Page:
“In each case I am telling a story—I think of myself as sitting around the campfire after a day on the trail, telling stories that I hope will have the members of the audience, or the readers, leaning forward just a bit, wanting to know what happens next.” – Stephen Ambrose
Grandpa Davey and I had a discussion about why some kids aren’t knowledgeable in certain subjects. One opinion he heard was that it was due to their lack of curiosity. Perhaps so, but I find my own children to be quite inquisitive and believe this to be an innate quality of children. Babies start learning immediately after birth and make incredible progress through play and observation. It isn’t until they are required to master academic subjects from a boring teacher that they lose interest.
Professor Ambrose was the antithesis of boring. Listening to a His-Story lecture on the expeditions of Meriwether Lewis and William Clark was riveting. Thomas Jefferson’s challenge of finding a Northwest Passage became real. Lewis and Clark became personalities, not just names and dates to learn for a test. History came alive as he described the explorer’s trials and tribulations crossing the uncharted west.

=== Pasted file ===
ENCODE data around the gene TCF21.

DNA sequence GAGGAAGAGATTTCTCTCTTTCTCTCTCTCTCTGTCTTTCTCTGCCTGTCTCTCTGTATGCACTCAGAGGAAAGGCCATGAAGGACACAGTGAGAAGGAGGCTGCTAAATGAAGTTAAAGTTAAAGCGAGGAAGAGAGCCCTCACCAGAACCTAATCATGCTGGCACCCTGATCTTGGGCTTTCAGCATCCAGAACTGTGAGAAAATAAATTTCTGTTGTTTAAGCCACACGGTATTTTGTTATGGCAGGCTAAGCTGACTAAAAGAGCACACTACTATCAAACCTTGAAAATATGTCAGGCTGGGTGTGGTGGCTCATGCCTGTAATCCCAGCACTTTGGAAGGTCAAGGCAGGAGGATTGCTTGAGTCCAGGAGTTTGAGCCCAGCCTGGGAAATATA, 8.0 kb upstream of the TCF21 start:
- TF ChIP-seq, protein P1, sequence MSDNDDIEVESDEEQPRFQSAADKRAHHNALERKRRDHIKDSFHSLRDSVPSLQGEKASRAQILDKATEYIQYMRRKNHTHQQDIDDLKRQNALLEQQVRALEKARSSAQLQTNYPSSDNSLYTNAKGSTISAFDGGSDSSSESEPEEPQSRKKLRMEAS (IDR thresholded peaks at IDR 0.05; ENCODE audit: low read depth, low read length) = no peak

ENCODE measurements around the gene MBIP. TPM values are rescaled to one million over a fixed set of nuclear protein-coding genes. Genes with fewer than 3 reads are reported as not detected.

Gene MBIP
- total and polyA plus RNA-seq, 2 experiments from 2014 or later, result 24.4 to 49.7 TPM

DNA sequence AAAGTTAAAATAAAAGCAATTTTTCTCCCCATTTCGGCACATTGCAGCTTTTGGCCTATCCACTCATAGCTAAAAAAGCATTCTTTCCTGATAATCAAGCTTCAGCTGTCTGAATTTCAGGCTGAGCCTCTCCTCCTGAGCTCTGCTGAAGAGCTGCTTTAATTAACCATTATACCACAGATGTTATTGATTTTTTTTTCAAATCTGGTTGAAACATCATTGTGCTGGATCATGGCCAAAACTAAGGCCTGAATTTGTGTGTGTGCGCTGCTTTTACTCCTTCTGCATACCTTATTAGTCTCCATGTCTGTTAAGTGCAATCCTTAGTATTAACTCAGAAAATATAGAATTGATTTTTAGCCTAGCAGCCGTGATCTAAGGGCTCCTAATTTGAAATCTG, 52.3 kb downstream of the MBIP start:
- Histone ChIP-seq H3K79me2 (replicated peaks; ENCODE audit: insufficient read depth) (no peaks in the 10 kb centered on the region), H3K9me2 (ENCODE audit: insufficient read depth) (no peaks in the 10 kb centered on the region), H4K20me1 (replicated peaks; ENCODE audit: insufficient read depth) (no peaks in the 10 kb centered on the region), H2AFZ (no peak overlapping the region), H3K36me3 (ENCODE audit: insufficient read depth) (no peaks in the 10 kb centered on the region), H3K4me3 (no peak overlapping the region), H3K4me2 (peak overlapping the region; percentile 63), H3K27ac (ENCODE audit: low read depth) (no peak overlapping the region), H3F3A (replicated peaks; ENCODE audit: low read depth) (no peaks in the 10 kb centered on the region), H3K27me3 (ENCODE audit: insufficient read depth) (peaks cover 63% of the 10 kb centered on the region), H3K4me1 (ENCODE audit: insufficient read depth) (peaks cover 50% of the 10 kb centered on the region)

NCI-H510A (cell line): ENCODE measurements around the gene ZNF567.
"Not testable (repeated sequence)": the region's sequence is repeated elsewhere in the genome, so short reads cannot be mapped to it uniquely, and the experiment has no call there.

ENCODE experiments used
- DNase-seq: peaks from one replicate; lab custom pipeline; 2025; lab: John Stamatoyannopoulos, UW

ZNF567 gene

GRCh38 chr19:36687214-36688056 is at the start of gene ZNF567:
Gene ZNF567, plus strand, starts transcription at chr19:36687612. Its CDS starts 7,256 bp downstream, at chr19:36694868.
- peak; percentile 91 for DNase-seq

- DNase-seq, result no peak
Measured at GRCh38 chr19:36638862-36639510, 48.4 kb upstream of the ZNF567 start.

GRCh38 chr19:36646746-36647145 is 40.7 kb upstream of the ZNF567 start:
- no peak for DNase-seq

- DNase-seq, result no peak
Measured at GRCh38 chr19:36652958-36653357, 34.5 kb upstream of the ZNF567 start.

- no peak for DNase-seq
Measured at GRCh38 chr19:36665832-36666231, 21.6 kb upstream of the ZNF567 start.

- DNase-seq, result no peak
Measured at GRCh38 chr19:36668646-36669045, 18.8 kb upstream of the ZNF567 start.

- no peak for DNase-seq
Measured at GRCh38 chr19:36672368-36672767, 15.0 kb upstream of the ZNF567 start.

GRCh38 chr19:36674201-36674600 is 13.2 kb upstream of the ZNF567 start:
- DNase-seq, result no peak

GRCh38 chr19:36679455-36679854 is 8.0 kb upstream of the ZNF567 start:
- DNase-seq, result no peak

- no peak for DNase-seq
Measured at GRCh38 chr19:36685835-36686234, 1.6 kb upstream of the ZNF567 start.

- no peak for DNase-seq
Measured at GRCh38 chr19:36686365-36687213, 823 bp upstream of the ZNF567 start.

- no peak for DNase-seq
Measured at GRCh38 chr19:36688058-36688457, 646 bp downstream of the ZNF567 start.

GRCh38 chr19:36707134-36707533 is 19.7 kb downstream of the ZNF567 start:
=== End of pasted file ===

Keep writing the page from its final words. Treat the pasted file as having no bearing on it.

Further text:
As a listener, I was captivated by his ability to put me in their shoes. I dreaded the bitter cold winters and going to bed sick or hungry. I imagined the primitive travel to unknown lands, discovering wild grizzlies, and peoples of a different culture. A land so expansive and awe inspiring as to make men weep. Listening to Stephen Ambrose gave me a greater understanding of the Corps of Discovery. It was an emotional journey crossing the Great Plains and the Rocky Mountains to the Pacific Coast. It wasn’t easy, but it was a magnificent accomplishment.
To this day, there aren’t many passes across The Rockies. My family and I must travel a good distance over Marias Pass to experience where the Great Plains edge up to the Rocky Mountain front. We wait for summer weather and unlike the explorers, we travel with blithe along maintained highways in a comfortable vehicle. I never seem to tire of the breathtaking scenery, and I often think of Meriwether Lewis and William Clark and their undaunted courage.
In my homeschool lessons, may I be as inspiring as my favorite history teacher, Stephen Ambrose.